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​Can Your School Website's Homepage Answer These 5 Questions?
Connor Gleason

As school and district websites see more and more traffic, it goes without saying how vital your website's content and design are to meet families' growing expectations.

That being said, meeting the needs and expectations of current and prospective families simultaneously can be tricky. Prospective families want to know things like, “How does your curriculum prepare students?” while current families want to know things like, “What’s for lunch?”

Every school website's homepage design — whether you work at a small independent school in Texas or a large district in Utah — serves two major purposes:

  1. Inform visitors with compelling content
  2. Provide clear direction for families to find the information they need

1. Engage and inform visitors

While the old saying goes, "You should never judge a book by its cover," we all do — quite literally. A compelling book cover leads a passerby to pick up the book and read the synopsis. Reading the synopsis leads to sifting through a few pages, and those pages hopefully lead to a purchase. The same is true about the website design for your school.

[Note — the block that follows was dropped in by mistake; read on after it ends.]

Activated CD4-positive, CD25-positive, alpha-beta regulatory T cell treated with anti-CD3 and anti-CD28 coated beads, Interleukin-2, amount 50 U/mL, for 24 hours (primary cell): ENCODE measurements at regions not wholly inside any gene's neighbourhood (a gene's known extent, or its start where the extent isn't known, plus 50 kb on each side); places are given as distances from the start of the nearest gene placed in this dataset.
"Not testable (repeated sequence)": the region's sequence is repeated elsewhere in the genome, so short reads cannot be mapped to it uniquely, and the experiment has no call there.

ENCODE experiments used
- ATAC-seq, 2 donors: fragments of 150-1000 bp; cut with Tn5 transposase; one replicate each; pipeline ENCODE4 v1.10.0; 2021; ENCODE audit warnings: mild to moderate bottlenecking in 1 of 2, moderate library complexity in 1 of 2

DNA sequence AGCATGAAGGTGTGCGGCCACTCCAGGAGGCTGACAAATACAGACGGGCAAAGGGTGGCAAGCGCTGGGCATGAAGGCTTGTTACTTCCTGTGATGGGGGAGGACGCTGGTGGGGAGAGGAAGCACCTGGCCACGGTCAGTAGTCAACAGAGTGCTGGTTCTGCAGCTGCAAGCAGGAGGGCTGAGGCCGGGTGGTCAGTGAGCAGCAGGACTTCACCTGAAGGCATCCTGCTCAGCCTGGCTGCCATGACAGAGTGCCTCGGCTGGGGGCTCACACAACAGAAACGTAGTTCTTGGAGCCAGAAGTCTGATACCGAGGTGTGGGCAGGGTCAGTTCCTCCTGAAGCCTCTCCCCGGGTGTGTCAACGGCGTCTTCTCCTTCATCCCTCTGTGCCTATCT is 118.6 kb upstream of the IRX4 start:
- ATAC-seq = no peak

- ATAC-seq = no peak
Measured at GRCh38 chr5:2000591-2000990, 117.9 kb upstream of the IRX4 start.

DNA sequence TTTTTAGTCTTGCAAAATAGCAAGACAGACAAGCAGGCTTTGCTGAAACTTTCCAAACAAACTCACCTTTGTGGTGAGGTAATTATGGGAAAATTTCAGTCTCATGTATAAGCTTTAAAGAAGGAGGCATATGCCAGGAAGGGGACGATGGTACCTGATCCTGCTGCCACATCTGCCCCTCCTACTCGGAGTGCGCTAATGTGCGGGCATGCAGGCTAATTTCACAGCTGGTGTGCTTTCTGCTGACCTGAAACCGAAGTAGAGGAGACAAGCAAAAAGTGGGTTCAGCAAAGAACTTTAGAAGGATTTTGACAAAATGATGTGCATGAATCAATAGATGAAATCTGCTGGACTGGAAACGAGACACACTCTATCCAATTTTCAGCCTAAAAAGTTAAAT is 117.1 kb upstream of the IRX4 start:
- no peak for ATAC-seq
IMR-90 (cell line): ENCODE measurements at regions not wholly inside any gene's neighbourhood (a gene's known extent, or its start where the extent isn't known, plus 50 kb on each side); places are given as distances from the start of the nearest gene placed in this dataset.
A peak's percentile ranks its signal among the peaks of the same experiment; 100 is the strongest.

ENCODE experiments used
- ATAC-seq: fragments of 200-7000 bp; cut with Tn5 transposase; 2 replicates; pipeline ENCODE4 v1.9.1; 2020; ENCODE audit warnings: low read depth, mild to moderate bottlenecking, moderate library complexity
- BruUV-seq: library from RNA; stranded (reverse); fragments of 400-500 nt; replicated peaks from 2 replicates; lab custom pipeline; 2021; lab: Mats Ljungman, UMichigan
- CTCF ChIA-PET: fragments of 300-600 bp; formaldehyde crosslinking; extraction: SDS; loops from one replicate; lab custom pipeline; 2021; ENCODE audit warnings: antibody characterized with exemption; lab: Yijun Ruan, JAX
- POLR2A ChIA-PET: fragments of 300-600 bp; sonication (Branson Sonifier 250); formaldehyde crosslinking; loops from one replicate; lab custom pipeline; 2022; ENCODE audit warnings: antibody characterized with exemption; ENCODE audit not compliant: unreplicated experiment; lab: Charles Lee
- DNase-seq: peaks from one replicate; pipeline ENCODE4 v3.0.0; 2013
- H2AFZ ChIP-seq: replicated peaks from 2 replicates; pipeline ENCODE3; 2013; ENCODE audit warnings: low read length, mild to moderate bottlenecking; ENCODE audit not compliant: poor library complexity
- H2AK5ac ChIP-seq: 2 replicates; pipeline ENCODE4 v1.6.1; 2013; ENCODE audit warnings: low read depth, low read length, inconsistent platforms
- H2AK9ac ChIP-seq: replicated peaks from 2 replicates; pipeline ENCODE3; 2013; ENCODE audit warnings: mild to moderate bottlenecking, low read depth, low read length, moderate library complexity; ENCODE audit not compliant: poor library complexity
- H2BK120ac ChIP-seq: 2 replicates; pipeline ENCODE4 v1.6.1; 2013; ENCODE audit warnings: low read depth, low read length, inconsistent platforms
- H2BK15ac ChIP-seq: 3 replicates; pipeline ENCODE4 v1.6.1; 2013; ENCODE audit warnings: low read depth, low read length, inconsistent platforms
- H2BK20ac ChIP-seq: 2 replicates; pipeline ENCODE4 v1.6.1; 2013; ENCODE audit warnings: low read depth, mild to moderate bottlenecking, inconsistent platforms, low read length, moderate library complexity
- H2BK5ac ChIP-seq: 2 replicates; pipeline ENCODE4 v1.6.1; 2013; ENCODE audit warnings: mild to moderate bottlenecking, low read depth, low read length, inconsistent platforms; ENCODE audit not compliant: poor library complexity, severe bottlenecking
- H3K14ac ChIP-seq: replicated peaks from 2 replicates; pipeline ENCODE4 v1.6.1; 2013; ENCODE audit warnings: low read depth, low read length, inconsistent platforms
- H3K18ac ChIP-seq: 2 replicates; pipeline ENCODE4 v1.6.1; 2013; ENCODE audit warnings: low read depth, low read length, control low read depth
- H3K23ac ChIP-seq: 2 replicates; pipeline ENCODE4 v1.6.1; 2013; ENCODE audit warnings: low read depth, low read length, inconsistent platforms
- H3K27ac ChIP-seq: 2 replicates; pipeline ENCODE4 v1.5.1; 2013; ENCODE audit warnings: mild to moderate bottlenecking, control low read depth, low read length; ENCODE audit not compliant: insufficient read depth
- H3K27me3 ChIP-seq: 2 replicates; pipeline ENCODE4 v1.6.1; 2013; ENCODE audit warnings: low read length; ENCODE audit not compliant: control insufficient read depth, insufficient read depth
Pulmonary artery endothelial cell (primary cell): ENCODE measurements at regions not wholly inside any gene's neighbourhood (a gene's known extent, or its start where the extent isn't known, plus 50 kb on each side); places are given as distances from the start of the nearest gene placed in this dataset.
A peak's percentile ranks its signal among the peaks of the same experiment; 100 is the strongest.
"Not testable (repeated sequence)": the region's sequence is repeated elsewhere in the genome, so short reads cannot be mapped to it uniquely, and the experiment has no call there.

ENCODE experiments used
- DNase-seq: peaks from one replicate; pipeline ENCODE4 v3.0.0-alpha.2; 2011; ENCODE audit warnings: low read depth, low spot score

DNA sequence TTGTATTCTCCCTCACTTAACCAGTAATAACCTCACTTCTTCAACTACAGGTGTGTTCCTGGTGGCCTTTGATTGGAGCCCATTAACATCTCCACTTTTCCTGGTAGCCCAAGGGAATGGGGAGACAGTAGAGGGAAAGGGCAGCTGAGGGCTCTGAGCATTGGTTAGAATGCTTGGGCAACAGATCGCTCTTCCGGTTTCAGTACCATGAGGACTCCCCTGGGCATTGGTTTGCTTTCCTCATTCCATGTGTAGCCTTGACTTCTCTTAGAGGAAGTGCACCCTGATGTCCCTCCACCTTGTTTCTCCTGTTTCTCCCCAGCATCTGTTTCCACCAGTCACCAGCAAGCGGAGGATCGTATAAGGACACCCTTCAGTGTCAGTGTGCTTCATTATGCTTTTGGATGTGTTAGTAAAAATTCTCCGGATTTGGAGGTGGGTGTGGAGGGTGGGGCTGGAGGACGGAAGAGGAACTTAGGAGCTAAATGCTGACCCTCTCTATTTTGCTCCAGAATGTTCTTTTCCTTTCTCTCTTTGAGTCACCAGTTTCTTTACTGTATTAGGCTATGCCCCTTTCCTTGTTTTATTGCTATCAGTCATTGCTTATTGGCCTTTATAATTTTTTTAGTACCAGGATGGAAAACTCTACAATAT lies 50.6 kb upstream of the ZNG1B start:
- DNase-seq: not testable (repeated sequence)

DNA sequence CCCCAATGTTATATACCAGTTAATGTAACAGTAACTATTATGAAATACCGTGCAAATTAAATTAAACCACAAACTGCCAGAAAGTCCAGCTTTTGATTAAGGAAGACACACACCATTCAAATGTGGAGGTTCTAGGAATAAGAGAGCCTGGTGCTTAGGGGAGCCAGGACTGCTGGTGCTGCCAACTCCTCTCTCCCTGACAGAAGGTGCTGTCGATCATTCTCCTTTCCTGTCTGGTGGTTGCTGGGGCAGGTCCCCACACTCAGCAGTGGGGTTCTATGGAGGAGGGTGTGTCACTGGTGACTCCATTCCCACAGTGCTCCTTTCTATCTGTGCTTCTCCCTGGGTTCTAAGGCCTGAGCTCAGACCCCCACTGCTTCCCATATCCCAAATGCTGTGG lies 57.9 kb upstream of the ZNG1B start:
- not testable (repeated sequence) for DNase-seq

A compelling, user-friendly homepage entices website visitors to stay, which leads them to explore and learn more about your school. Then — whether on that particular visit or a future one — they fill out a form to learn more about what your school offers.

2. Provide clear direction

Just because information is important doesn't mean it should live on your homepage. Would an author put their novel's plot twist on the cover of a book? No.

While your homepage's content should be compelling enough to encourage visitors to stay, it should also be easy to navigate and provide clear directions for prospective and current families.

Kansas City Public Schools is a fantastic example of a purposeful homepage with great directionals. For current families, navigating to the "Families" or "Select a School" happens in a single click. For prospective families, learning more about what makes KCPS special happens naturally through beautiful videos, photos, quotes, and high-quality written content. 

Kansas City Public Schools Family Navigation

While KCPS's website certainly makes for a great online presence, many school websites make common homepage mistakes, including:

  • Confusing navigation
  • Unattractive design
  • Too much content
  • Outdated content
  • Overwhelming graphics
  • Slow load times
  • Content that doesn't match what they expected to find